Would you like to win $1 million? Have you always been good at sums?
Actually, it will take rather more than being good at sums to crack any of the seven problems described in this book. Before the Clay Mathematics Institute announced the problems in May 2000, and attached a $1 million prize to each one, it had consulted some of the world's top mathematicians.
Keith Devlin's book aims to give some idea of what the seven problems are, and why mathematicians think they are so important.
He begins with the Riemann Hypothesis, which is a 140-year-old conjecture related to the distribution of the prime numbers. He then moves on to Yang-Mills theory (modern mathematical physics) and the P versus NP problem (computability). He conjectures that the last of these is likely to be the only one of the seven that might conceivably be accessible to an amateur mathematician, as opposed to a highly specialised expert.
Then he comes to the Navier-Stokes equations, which govern fluid motion.
Take, for example, a shallow dish and fill it with cold water to a depth of 1cm or so. Sprinkle tea leaves on top, to visualise the flow. Then hold a pencil upright, dip it in the water, and move it across the dish. If you do this at a moderate speed you will observe a strikingly regular pattern of vortices in the wake of the pencil, spinning in alternate directions. While mathematicians can now (just about) account for phenomena of this kind, fundamental questions about the governing equations remain, and some of the deepest questions are about when solutions exist, even, let alone when those solutions might correspond to what is observed.
After a look at such matters, Devlin moves on to the Poincare Conjecture (topology). Since the book was published, there has been much excitement about this problem, and a proof by the Russian mathematician Grigori Perelman is still being checked by other experts in the field. Devlin follows with the Birch and Swinnerton-Dyer Conjecture (number theory), and then finishes with the Hodge Conjecture (don't even ask).
Devlin is a highly successful and well-known populariser of mathematics, and in each chapter he reviews some suitable elementary parts of the subject before sketching the prize problem itself. Any reader interested mainly in those more "general" parts might be better off with one of Devlin's other books, such as The Language of Mathematics (1998), but if what you want is a slight glimpse (very slight, in some cases) of the seven millennium problems, then I find it difficult to imagine any other book doing a much better job.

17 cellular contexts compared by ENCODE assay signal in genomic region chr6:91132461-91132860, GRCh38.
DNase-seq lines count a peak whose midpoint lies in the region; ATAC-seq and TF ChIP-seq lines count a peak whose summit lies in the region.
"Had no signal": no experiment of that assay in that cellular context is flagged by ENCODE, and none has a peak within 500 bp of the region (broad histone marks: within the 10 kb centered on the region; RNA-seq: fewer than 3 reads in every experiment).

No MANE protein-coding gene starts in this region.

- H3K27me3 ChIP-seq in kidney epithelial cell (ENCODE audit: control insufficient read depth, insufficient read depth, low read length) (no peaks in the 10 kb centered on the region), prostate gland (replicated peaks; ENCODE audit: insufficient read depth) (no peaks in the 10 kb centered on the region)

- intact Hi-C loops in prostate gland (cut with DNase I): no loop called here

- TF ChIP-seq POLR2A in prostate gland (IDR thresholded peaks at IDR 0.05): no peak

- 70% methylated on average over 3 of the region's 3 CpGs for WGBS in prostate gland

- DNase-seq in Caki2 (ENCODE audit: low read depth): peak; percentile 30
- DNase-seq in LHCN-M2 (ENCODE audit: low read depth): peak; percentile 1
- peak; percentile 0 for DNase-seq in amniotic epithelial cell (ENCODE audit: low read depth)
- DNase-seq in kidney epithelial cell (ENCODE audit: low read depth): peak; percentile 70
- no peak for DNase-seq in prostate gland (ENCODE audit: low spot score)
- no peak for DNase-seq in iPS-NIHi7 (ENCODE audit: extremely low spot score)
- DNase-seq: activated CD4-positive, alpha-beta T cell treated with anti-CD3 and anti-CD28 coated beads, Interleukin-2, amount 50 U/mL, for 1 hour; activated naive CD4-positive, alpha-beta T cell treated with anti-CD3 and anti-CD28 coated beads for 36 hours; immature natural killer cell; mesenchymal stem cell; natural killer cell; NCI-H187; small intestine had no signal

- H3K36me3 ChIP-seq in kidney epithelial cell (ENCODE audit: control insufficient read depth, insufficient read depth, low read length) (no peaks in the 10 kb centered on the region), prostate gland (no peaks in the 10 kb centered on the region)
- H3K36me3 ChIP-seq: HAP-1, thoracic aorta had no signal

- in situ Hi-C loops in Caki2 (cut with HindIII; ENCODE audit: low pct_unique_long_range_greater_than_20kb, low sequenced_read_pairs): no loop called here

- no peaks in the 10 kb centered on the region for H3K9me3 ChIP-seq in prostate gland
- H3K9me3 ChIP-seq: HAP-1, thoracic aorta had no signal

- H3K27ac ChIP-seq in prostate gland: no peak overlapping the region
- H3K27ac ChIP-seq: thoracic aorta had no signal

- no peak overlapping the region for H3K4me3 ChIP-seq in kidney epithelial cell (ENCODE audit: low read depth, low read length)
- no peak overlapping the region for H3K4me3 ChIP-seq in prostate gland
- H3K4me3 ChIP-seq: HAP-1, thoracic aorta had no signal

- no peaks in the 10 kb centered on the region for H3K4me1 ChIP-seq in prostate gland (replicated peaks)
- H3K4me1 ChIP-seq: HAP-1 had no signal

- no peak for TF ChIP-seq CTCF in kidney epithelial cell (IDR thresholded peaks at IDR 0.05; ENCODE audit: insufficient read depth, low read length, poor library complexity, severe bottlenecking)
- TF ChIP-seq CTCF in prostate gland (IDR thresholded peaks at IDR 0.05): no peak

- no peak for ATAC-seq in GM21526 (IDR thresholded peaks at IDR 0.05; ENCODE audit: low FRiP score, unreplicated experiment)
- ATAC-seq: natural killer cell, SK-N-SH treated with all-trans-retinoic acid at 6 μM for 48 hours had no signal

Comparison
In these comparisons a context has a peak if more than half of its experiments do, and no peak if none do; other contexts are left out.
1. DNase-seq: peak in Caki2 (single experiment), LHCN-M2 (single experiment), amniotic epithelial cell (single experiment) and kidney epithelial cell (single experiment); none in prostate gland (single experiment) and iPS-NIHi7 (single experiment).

Devlin is candid about the difficulties he faced when writing the book. In connection with the Birch and Swinnerton-Dyer Conjecture, he notes:
"Although I have been a professional mathematician for more than 30 years, number theory is not my area of expertise, and it took me considerable effort, spread over several weeks, aided by discussions with experts that I knew, before I understood the problem sufficiently to write this chapter."
For that kind of reason, some may question whether anyone should be attempting to write a book such as this. Can there really be any point in even writing down, say, the Navier-Stokes equations if one feels obliged to prepare the way with an account of elementary calculus?
But, for what it is worth, I am on Devlin's side here. I suspect that a lot of the difficulty with mathematics in schools and universities is caused by students getting so bogged down with minutiae that they lose track of where they are really going. "Don't run before you can walk" is a good dictum, but so is "If you have no idea of where you're going, don't be too surprised if you never get there". In this respect, books such as The Millennium Problems can only help.
The $1 million prize money attached to each problem (see www.claymath.org ) has already done a service by helping to publicise mathematics as a living subject that is full of exciting challenges. And, contrary to common opinion, mathematicians are not from another planet; like everybody else, they are attracted by lots of money.
In the end, though, anyone who solves one of these problems will almost certainly be driven more by a love of mathematics for its own sake, including its remarkable applications, the elegance of some of the deductive arguments involved and the sheer wonder of some of the theorems, particularly when they reveal unexpected connections between different parts of the subject. This last aspect - surprising connections deep within mathematics - comes out particularly well in Devlin's ambitious book.
David Acheson is a fellow of Jesus College, Oxford.
The Millennium Problems: The Seven Greatest Unsolved Mathematical Puzzles of Our Time
Author - Keith Devlin
Publisher - Granta
Pages - 237
Price - £20.00
ISBN - 1 86207 686 3